Survival and Duration Analysis involves using generalised linear models to analyse survival data and the development of further skills in using SAS.

    Statistical Modelling using SAS involves the use of SAS to apply advanced linear, non-linear, and mixed statistical methods to medical data

    You may choose two elective modules from the following, depending on your interest and experience:

    Database Technology covers advances in database application systems, a useful topic for those with a potential interest in data management

    Molecular Biology aims to develop the core skills needed for molecular biology as it focuses on recombinant DNA technology.

    Topics in Biotechnology is a research-led course, for students with a background in biology

    Biotechnology and Business aims to equip scientists with an understanding of the bioscience business sector

    Product Development in Biotechnology covers the drug discovery and product development including regulation issues.

    Epidemiology provides an introduction to the application of epidemiological methods in primary and community health.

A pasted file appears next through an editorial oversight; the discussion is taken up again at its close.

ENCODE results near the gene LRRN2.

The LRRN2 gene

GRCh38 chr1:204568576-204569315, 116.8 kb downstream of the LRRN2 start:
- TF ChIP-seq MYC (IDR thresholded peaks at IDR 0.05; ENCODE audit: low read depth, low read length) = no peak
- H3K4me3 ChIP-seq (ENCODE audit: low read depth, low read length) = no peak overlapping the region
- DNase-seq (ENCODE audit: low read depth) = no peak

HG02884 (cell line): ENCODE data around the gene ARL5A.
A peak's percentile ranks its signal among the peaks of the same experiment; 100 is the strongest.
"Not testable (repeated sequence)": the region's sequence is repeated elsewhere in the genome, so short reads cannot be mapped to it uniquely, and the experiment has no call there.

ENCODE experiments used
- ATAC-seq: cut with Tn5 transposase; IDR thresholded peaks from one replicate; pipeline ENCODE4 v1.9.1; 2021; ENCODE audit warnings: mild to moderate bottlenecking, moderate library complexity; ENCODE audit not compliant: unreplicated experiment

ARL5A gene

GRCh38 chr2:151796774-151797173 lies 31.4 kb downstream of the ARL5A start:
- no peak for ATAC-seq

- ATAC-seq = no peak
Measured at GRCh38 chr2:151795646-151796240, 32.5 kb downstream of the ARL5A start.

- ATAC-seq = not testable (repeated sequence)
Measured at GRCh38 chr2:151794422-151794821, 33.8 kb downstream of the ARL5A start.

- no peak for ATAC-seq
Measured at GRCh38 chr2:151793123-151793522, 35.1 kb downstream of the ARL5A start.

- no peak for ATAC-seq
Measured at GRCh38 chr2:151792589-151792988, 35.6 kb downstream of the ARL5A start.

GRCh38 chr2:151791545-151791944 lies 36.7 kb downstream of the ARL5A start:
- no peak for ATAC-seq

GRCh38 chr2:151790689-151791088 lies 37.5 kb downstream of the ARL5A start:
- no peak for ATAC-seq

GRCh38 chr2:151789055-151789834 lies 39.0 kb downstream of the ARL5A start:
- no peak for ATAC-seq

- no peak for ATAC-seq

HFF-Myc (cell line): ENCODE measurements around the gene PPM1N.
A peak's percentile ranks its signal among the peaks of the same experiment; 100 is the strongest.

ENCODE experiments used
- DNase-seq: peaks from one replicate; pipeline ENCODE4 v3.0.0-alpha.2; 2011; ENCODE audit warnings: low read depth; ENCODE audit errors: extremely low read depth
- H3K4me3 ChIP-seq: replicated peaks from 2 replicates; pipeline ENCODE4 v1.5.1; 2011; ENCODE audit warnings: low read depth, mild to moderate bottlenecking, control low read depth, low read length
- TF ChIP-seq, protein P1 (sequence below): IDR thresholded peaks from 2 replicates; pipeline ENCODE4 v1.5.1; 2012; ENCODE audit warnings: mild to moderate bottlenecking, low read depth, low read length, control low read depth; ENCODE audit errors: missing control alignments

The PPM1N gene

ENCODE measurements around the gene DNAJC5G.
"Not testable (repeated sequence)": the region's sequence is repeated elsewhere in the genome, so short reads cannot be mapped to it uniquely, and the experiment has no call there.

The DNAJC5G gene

Communicable Diseases and Public Health is a module that examines the history, causes and epidemiology of communicable diseases and covers prevention methods, and the legal and ethical aspects of infection control.

    Research and Study Methods underpins work carried out for the dissertation. The module, delivered in a seminar style, will provide you with research skills, planning techniques, progress management and review, and the ability to use ICT support materials. You will be given guidance on the analysis and technical presentation of research material.

    The Dissertation is an individual research and development project of 10,000 -15,000 words on a topic closely related to your programme of study. The work may be undertaken in co-operation with a research, industrial or commercial organisation. The choice of topic for the dissertation will depend to a great extent on your interests and experience. Typically it will be based on your analysis of a medical dataset using appropriate statistical methods, demonstrating your skills in applied analysis.
    Teaching, learning and assessment

    Lecturing staff have extensive experience in teaching undergraduate and specialist postgraduate courses in statistics. In addition to the compulsory statistics modules, you can select optional modules in related fields provided by experts in other subject areas.

    Teaching methods have been chosen to give students the best learning experience in each subject area. These will include lectures, seminars, computer practical classes and e-learning. In postgraduate modules, staff are able to draw on their experience of providing statistical consultancy to researchers across the university as well as carrying out their own research.

    Depending on the programme you select, the majority of the assessment will be through coursework, allowing an experience as close as possible to that of a medical statistician working in the real world.